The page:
Water, - you use more than you think
By: Ron Neher, Natural Resources Conservation Service, Retired
Water, water, water! Is there even enough to go around? With just so much fresh water in this world, who gets first dibs, - and why.
Ever since populations started getting in the elbow-to-elbow concentrations, the decision to manage the use of water has evolved with ever increasing regulations. Today, depending where you live, your use and right to use water is governed in one fashion or another.
One thing which changes during certain times of the year is the demand and use of water. In our local area, not much irrigation occurs past the end of fall and into early spring. Spring is when water usage increases in somewhat dramatic fashion. Lawns, golf courses, city parks, and other vegetated areas, - not to mention local gardens, - begin using this natural resource with increased frequency and volume. And as can be expected, agriculture starts irrigation pumps and center pivot sprinklers to begin another year of crop production.
We all want to be first, - no matter what the issue. No one wants to show up at some type of event or venue with a line a mile long. And we all, anyway many of us, feel we have a better reason than the other guy to get our issue serviced first. No one wants to wait or be cut short of their “necessary” desire or supply no matter what the product. Getting your desired supply of water is no different.
Agriculture, specifically irrigated agriculture, seems like it is always the big fault in “using too much water.” I agree there are countless acres of irrigated cropland growing food in one form or another to satisfy the eating requirements of mankind. And, as supply and demand by people like you and I generate that need, the use of irrigation water will continue to serve the public.
One thing we need to understand is that our use of water includes much more than simple household usage. The products we buy and use, basically all of them, all take water to produce, - some obviously more than others. Take a look in your closet. How much water was used to produce your clothes in the factories? Your car, another necessary item in our lives, took an enormous amount of water to produce. And as time goes on the items we have increase in amounts. When I was a kid, I had two pair of shoes and one coat, - that has changed. Houses had one-car garages for the station wagon or none at all. Today, new home construction is demanding three-car garages as common as the increased development of golf courses and restaurants. Even the water bottle you buy your water in needs water to produce. The products and services we buy and use all take water for their manufacture or development. I guess it is simple to say that we demand and use water without even turning on the faucet, - simply by shopping, traveling, eating out, playing golf or other sports, or buying that new car.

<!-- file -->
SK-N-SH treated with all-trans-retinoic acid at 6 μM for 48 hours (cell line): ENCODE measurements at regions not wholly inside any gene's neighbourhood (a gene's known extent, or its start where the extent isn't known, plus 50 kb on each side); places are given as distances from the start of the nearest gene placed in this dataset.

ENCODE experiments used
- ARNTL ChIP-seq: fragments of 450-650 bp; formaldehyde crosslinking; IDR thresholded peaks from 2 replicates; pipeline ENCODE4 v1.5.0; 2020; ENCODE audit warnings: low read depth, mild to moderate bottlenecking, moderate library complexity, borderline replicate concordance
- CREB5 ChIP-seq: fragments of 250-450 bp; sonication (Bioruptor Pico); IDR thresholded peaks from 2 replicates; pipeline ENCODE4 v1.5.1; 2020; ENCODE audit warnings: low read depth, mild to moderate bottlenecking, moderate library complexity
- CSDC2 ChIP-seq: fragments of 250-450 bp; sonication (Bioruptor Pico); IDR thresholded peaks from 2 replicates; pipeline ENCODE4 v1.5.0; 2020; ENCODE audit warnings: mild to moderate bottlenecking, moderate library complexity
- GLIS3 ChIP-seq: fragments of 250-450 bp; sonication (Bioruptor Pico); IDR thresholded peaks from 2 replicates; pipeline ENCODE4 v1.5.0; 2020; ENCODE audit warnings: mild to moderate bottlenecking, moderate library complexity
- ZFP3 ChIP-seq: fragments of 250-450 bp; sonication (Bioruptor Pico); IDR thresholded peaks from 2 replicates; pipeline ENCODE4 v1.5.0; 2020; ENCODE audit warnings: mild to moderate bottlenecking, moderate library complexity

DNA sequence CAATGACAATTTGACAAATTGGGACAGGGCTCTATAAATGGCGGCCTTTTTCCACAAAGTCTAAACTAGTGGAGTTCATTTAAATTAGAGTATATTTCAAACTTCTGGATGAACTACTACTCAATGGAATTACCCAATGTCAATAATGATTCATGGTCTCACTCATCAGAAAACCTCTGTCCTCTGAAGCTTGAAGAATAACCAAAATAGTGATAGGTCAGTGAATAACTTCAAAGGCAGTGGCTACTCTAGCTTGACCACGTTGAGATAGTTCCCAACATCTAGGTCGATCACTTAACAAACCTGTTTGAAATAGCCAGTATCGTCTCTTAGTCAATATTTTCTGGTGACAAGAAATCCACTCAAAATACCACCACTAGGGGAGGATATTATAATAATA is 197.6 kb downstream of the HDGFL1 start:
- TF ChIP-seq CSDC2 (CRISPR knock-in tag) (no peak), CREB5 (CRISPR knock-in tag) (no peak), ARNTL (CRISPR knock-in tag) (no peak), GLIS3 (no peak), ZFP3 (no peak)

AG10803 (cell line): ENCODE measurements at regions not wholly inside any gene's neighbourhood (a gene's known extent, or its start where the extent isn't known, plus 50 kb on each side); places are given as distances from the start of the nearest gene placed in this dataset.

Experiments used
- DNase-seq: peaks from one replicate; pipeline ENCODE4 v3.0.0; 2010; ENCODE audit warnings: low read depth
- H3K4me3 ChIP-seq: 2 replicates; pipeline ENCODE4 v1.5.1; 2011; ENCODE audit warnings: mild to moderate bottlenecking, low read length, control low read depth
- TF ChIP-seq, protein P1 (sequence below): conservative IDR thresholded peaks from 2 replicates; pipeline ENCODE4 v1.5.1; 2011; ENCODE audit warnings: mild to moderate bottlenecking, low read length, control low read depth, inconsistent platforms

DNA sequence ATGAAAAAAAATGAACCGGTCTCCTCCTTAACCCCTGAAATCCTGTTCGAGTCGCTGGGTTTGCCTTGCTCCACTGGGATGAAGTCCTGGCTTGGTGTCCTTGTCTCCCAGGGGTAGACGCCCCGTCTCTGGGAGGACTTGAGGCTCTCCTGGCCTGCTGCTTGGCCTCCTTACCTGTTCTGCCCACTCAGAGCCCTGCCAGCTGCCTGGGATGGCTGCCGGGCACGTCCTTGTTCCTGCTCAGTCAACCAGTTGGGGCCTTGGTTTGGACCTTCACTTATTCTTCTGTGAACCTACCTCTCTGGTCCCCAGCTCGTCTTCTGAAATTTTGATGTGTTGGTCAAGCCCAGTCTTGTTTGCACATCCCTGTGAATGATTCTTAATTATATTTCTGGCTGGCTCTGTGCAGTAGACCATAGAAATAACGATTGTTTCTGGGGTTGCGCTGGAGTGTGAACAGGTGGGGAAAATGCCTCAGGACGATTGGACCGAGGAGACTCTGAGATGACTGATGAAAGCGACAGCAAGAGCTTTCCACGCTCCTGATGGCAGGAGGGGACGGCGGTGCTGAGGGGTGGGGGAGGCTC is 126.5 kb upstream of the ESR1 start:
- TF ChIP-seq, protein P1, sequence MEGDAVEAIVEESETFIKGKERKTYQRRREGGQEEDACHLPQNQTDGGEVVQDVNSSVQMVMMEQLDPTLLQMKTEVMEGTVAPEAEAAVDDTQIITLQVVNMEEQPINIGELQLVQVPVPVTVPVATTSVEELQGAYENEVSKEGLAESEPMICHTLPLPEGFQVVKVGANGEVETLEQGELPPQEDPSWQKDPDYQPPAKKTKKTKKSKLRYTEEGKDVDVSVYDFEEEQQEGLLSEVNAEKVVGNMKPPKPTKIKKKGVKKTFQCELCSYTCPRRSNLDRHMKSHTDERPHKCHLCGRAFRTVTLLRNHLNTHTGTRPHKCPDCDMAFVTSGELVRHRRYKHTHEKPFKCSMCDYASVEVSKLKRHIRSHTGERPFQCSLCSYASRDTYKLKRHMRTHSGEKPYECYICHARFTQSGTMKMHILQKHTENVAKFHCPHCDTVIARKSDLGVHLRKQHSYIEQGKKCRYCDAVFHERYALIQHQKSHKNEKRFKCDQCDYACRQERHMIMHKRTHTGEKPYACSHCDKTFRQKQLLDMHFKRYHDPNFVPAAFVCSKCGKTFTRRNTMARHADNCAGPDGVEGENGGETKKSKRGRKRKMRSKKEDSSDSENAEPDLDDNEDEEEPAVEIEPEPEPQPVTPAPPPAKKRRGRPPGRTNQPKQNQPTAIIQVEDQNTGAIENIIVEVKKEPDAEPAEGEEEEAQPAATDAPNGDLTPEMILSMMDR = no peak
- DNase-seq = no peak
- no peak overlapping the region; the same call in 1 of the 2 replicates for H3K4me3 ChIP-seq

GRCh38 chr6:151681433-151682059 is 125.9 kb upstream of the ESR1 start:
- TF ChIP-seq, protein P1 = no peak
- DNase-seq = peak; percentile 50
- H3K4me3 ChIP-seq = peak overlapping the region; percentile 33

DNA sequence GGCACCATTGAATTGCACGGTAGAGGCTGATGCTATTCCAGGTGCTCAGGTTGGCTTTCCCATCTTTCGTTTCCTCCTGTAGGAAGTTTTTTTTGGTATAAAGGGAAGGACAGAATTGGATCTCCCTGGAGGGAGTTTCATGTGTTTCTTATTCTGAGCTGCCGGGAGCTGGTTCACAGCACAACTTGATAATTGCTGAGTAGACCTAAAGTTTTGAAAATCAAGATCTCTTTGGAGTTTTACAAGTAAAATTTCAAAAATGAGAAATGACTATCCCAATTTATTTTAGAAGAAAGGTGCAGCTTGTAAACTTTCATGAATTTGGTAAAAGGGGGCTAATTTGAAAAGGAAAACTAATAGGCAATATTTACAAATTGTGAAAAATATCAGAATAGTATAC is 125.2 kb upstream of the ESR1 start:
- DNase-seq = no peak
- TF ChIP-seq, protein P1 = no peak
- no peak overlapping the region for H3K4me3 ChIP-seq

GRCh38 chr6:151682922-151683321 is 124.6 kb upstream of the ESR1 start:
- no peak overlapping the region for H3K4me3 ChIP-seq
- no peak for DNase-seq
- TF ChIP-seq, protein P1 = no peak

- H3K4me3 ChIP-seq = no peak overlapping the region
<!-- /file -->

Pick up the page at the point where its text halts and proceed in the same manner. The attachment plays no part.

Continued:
So what is important when it comes to water? The answer is simple. Conservation of this valuable resource is of utmost importance. The Natural Resources Conservation Service (NRCS) prioritizes the use of water as one of its main concerns regarding conservation of our natural resources. As new innovations in design for irrigation water distribution have arisen, the NRCS has promoted their usages. From renozzling center pivot sprinklers to not only low pressure but also more efficient nozzles, today’s acreages under irrigation use far less water than previous years where not only flood irrigation was more common, but also where center pivots were used under high pressure and with less efficient nozzles. Gated pipe, surge valves, and other improved items are also promoted in the agency’s desire to use less water in providing America and our trade countries with food.
Arguably, the two most important things in life for physical existence are water and air. It is ironic that many people just think of water as just something to drink; but, when you think of what all you have and use on a daily basis that needs water to make, it is obviously nothing to take lightly. Air, - now that’s another story.